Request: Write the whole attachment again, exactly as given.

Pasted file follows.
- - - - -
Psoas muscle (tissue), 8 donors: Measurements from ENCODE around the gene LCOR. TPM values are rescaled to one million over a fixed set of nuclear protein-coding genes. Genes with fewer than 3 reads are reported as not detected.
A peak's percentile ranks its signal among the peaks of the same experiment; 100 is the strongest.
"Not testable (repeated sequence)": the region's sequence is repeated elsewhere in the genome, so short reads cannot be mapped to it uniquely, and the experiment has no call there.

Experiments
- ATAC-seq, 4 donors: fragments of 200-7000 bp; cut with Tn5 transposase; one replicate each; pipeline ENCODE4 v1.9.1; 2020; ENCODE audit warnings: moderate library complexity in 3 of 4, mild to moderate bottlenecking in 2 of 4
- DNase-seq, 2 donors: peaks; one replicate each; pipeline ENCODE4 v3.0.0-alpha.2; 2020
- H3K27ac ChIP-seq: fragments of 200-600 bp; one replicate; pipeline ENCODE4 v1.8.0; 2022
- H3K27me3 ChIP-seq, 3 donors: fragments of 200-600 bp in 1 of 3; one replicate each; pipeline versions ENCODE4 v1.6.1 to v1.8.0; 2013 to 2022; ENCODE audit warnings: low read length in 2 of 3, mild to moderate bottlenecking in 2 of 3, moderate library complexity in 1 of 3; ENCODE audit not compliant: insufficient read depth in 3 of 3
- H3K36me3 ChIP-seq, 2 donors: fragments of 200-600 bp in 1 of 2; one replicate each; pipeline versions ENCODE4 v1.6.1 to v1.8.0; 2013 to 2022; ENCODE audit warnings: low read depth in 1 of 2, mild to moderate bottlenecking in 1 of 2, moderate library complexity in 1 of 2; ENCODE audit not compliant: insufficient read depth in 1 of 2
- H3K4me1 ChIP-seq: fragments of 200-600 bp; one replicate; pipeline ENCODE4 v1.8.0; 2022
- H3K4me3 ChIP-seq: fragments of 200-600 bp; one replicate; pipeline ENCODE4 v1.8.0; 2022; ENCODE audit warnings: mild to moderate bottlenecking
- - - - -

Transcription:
Psoas muscle (tissue), 8 donors: Measurements from ENCODE around the gene LCOR. TPM values are rescaled to one million over a fixed set of nuclear protein-coding genes. Genes with fewer than 3 reads are reported as not detected.
A peak's percentile ranks its signal among the peaks of the same experiment; 100 is the strongest.
"Not testable (repeated sequence)": the region's sequence is repeated elsewhere in the genome, so short reads cannot be mapped to it uniquely, and the experiment has no call there.

Experiments
- ATAC-seq, 4 donors: fragments of 200-7000 bp; cut with Tn5 transposase; one replicate each; pipeline ENCODE4 v1.9.1; 2020; ENCODE audit warnings: moderate library complexity in 3 of 4, mild to moderate bottlenecking in 2 of 4
- DNase-seq, 2 donors: peaks; one replicate each; pipeline ENCODE4 v3.0.0-alpha.2; 2020
- H3K27ac ChIP-seq: fragments of 200-600 bp; one replicate; pipeline ENCODE4 v1.8.0; 2022
- H3K27me3 ChIP-seq, 3 donors: fragments of 200-600 bp in 1 of 3; one replicate each; pipeline versions ENCODE4 v1.6.1 to v1.8.0; 2013 to 2022; ENCODE audit warnings: low read length in 2 of 3, mild to moderate bottlenecking in 2 of 3, moderate library complexity in 1 of 3; ENCODE audit not compliant: insufficient read depth in 3 of 3
- H3K36me3 ChIP-seq, 2 donors: fragments of 200-600 bp in 1 of 2; one replicate each; pipeline versions ENCODE4 v1.6.1 to v1.8.0; 2013 to 2022; ENCODE audit warnings: low read depth in 1 of 2, mild to moderate bottlenecking in 1 of 2, moderate library complexity in 1 of 2; ENCODE audit not compliant: insufficient read depth in 1 of 2
- H3K4me1 ChIP-seq: fragments of 200-600 bp; one replicate; pipeline ENCODE4 v1.8.0; 2022
- H3K4me3 ChIP-seq: fragments of 200-600 bp; one replicate; pipeline ENCODE4 v1.8.0; 2022; ENCODE audit warnings: mild to moderate bottlenecking